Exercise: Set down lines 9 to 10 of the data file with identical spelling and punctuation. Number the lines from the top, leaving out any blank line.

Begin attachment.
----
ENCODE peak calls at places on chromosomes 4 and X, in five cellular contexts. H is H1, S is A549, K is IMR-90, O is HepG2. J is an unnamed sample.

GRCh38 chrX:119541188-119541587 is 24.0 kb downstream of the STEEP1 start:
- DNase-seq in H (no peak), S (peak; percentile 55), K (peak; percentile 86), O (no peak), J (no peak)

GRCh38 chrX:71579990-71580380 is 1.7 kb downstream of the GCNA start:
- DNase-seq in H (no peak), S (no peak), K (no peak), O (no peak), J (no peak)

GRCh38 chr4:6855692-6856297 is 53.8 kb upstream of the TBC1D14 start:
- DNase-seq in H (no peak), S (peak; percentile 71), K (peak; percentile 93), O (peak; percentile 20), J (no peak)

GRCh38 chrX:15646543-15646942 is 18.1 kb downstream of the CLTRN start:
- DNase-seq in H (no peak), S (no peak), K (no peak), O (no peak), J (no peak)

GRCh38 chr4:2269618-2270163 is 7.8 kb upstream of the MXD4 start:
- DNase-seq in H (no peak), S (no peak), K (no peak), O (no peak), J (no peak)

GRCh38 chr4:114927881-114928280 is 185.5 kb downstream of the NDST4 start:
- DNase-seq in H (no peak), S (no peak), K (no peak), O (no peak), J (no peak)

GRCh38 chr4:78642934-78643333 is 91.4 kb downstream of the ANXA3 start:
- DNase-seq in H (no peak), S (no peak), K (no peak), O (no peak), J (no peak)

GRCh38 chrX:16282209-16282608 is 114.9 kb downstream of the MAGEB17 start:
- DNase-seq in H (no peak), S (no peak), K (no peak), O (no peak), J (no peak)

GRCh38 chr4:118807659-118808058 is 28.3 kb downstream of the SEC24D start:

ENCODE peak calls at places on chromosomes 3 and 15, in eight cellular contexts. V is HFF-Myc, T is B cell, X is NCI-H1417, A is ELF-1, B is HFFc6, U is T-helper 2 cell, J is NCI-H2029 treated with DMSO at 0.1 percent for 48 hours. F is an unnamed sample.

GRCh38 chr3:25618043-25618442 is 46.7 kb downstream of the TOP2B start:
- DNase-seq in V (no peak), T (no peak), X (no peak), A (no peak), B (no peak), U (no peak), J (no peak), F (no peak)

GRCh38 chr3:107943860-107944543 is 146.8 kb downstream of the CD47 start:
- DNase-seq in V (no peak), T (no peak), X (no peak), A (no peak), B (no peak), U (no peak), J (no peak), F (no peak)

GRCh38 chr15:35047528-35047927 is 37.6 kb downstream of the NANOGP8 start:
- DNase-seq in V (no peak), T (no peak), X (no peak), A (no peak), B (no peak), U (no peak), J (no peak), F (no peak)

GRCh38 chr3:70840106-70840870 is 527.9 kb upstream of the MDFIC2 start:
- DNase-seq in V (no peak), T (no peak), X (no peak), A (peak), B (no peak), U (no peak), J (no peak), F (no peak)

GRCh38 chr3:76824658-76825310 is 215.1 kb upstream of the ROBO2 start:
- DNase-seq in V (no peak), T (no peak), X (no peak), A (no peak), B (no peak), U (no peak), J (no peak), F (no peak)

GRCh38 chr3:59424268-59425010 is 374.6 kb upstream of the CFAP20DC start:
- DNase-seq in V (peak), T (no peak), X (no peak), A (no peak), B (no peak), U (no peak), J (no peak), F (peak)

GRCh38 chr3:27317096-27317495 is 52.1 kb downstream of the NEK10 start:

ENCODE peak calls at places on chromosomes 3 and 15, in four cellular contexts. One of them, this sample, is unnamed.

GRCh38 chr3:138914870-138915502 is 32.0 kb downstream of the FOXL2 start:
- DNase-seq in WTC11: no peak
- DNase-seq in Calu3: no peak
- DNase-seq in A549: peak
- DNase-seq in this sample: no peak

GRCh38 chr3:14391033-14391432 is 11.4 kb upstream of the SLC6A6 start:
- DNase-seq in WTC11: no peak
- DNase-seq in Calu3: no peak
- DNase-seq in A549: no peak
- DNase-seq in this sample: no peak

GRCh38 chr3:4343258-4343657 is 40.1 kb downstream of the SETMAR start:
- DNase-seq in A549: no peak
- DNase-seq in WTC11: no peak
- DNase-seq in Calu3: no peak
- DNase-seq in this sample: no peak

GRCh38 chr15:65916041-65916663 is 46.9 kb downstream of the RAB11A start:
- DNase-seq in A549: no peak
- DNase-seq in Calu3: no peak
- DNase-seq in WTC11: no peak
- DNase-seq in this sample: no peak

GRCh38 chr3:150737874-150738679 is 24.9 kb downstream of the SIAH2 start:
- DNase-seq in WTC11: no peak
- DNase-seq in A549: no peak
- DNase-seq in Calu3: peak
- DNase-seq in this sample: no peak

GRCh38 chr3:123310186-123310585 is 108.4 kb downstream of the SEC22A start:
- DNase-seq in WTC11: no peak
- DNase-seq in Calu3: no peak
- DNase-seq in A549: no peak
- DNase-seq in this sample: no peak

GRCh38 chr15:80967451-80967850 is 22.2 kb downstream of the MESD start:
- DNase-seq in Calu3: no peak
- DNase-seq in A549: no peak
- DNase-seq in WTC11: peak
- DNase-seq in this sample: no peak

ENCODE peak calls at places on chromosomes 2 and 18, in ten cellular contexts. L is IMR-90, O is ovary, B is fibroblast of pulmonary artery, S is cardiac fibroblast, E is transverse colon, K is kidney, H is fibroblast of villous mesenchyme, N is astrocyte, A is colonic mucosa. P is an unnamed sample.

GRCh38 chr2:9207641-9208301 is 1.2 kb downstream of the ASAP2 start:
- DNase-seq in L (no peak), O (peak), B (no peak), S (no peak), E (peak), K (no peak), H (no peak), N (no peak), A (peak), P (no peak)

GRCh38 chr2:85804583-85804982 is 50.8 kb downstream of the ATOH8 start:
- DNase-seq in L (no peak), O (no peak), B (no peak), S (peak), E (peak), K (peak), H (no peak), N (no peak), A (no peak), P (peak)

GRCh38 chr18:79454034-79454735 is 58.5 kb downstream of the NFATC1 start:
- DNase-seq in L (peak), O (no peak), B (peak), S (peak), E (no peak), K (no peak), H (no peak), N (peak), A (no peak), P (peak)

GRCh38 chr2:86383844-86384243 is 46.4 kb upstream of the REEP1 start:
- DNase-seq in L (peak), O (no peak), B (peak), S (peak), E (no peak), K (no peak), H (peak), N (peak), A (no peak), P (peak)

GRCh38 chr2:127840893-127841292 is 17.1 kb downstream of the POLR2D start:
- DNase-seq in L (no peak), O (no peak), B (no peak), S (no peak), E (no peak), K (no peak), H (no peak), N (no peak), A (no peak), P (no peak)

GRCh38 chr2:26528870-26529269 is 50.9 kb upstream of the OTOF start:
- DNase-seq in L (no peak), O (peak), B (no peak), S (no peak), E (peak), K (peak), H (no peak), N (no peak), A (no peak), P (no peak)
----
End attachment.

- DNase-seq in H (no peak), S (no peak), K (no peak), O (no peak), J (no peak)

GRCh38 chr4:2269618-2270163 is 7.8 kb upstream of the MXD4 start: